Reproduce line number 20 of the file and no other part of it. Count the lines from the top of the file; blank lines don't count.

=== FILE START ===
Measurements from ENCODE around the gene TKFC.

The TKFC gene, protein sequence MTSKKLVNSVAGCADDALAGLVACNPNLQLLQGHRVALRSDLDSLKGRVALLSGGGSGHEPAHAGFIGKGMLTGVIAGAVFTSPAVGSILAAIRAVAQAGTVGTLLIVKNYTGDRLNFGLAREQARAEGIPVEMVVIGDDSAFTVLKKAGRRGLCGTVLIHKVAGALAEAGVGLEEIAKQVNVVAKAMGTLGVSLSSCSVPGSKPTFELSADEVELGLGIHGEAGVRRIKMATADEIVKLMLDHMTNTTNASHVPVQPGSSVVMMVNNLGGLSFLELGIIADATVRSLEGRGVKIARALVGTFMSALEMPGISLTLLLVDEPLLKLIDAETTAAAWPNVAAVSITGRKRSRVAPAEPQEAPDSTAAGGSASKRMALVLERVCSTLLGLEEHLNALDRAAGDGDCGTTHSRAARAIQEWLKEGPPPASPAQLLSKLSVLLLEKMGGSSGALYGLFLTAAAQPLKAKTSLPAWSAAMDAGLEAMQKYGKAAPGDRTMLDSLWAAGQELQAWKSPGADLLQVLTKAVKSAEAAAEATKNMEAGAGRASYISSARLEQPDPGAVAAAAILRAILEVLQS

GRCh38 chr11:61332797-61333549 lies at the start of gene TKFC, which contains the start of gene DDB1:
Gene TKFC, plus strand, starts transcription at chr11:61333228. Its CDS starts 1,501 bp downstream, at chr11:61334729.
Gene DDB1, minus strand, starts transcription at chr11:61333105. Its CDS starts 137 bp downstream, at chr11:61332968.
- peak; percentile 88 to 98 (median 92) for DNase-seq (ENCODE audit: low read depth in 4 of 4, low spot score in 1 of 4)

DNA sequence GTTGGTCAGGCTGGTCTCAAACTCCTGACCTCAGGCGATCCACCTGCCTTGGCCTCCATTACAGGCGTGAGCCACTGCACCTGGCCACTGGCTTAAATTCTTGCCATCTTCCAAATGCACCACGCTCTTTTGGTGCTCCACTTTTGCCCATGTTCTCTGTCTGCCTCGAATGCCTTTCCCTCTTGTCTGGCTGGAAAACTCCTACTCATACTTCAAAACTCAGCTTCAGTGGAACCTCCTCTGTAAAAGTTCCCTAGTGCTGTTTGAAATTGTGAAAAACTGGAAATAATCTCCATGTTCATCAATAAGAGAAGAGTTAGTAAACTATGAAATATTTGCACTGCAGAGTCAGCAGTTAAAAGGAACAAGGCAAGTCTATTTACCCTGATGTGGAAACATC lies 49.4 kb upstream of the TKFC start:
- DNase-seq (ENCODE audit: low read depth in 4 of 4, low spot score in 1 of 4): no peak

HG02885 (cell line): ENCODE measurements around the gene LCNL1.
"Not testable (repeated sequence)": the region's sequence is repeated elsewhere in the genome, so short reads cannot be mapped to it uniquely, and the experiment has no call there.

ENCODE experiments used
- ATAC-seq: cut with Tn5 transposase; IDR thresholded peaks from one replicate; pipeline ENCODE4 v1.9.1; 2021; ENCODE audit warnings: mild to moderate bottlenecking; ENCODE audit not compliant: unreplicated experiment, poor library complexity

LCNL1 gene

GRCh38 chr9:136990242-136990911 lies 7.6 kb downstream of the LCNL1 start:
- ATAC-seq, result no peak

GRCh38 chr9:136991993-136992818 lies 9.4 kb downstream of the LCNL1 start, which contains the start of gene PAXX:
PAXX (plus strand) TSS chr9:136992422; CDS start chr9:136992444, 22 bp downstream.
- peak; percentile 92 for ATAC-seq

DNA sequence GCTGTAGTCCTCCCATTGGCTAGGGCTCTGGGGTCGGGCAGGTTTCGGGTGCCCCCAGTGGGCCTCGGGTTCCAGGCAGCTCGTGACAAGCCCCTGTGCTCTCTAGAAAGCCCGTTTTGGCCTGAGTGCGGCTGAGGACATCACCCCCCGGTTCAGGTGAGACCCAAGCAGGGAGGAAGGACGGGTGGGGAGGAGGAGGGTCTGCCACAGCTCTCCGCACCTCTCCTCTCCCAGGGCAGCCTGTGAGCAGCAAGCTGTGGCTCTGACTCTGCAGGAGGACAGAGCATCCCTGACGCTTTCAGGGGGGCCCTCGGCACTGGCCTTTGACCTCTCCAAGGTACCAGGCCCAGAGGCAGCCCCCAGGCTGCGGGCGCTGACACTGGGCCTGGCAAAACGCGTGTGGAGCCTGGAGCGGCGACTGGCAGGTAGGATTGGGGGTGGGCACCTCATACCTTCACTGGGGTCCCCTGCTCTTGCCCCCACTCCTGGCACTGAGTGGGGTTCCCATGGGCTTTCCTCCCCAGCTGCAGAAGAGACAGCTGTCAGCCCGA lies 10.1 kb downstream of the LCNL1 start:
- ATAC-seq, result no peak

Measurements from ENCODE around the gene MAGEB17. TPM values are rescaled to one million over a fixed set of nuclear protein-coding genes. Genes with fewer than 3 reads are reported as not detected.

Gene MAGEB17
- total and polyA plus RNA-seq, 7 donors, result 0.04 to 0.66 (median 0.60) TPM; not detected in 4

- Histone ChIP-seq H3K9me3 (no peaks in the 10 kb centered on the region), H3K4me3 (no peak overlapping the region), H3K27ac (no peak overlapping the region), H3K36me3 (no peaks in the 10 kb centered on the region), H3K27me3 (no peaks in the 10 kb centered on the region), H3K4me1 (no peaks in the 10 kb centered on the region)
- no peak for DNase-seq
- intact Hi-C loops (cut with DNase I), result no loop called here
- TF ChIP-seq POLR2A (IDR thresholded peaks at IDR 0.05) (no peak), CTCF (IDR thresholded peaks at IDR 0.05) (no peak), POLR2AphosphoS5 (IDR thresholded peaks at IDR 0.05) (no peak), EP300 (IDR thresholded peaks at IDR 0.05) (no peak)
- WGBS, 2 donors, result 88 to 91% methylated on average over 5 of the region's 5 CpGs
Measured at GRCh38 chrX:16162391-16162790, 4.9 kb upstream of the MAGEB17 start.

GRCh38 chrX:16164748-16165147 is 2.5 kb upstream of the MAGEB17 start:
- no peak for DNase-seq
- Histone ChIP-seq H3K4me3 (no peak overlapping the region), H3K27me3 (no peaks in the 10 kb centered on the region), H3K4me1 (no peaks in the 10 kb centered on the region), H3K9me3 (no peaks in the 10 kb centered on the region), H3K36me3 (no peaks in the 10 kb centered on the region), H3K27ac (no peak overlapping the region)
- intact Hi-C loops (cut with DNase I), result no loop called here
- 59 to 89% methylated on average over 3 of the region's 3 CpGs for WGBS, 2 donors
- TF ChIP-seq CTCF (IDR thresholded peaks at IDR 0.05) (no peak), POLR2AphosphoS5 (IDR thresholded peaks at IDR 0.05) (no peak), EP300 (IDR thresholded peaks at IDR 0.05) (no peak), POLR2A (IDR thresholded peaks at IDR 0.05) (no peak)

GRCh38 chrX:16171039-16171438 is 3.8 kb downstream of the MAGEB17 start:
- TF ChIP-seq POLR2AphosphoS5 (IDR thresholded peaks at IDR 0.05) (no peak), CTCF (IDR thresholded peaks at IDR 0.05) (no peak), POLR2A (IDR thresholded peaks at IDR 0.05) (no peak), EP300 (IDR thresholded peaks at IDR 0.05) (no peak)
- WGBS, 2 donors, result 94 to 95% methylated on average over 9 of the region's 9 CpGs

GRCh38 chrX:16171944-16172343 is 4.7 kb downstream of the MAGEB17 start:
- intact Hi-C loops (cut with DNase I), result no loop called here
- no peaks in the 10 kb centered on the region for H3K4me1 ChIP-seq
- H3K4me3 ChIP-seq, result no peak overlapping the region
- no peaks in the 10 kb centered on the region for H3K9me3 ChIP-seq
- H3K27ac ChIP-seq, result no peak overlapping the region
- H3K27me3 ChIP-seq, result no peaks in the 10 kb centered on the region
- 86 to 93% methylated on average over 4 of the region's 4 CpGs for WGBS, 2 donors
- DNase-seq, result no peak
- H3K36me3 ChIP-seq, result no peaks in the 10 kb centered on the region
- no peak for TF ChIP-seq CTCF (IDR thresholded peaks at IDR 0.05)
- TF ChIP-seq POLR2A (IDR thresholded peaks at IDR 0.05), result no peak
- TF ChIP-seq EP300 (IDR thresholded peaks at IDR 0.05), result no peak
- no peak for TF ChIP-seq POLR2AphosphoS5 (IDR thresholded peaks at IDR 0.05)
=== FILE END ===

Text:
- ATAC-seq, result no peak